Turns out that one of America’s greatest poets was also a heckuva personal trainer! Or at least that’s the way it seems after reading this new collection of Walt Whitman’s advice on “manly health and training”, written in 1858 – two years before the publication of his landmark third edition of Leaves of Grass – and only recently rediscovered.
Working on that weighty tome most of his life, and with it’s resonance still being felt today, it’s understandable that a series of newspaper columns on physical fitness, eating, and personal grooming that are a good deal less…. well…. poetic than Leaves would be forgotten for 150 years – especially when he wrote them under a pseudonym for a paper which no longer exists.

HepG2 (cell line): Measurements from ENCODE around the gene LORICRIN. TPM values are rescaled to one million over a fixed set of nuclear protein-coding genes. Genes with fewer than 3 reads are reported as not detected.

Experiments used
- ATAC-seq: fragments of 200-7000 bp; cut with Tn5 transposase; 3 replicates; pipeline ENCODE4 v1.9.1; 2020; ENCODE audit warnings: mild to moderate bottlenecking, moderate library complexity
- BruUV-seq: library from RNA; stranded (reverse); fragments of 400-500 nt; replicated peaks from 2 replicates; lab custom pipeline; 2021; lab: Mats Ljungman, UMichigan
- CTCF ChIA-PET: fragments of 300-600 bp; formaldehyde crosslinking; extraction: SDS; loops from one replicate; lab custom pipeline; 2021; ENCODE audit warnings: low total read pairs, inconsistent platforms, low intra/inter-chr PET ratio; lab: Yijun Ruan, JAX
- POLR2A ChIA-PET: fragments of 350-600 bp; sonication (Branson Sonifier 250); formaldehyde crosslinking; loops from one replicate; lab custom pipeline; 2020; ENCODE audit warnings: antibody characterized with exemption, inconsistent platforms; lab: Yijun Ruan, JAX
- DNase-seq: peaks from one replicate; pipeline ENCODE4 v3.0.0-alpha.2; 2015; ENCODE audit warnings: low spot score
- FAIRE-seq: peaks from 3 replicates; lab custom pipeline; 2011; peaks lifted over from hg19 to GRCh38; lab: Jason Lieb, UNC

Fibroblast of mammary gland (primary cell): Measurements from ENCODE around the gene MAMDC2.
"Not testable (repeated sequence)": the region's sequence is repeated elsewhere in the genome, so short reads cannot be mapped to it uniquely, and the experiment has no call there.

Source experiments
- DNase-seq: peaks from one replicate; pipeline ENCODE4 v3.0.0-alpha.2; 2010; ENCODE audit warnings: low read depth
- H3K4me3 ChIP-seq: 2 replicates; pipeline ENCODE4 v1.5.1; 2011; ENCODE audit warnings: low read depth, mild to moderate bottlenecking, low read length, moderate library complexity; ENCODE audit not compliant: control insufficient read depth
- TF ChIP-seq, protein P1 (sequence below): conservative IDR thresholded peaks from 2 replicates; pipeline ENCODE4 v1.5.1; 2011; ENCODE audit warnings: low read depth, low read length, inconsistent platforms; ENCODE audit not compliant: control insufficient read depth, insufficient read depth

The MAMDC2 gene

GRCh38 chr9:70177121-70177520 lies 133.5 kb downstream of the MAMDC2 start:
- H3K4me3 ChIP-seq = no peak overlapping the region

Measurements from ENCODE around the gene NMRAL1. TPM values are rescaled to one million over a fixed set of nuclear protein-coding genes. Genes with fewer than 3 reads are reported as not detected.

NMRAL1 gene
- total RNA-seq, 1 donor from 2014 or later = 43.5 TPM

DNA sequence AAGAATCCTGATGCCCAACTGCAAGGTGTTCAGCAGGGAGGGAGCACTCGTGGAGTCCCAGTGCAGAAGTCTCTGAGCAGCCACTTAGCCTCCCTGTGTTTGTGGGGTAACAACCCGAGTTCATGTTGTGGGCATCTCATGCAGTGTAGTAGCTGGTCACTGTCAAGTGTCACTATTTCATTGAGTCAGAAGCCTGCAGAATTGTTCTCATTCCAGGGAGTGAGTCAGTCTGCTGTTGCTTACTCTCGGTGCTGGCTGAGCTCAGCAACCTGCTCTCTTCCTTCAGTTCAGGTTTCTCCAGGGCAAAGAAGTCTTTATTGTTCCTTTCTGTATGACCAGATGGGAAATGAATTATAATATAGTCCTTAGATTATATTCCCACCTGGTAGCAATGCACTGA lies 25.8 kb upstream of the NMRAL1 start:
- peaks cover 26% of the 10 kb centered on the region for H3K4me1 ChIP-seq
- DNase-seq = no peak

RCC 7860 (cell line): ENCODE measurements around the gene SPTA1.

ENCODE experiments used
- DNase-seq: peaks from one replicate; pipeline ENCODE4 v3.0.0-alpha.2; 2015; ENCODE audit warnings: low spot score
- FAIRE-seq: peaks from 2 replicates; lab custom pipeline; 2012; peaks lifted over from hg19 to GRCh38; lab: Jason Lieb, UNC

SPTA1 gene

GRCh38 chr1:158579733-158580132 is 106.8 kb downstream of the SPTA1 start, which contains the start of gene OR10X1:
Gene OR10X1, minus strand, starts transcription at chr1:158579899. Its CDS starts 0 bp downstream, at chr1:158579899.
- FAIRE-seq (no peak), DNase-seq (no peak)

And maybe that’s for the best, because the most pleasant shock when thumbing through Walt Whitman’s Guide to Manly Health and Training (Ten Speed Press) is how modern it all is. Whitman knew what science has only recently discovered to be medically indispensable.
OK, not all of it. I doubt your dermatologist would approve of taking “hair gloves, the flesh-brush, or anything handy” to be “used, for friction, and to put the skin in a red glow all over” after washing yourself in cold water just after daybreak. Even if my doc did approve of that, I wouldn’t do it.
But – by and large – “Captain” Walt was right. “Eat enough, and when you eat that, stop!”, “Habituate yourself to the brisk walk in the fresh air”, and training should be “a regular and systematic thing through life”. Check, check, and check.
So I’ll see you at The Aboretum – to and from which I’ll be walking.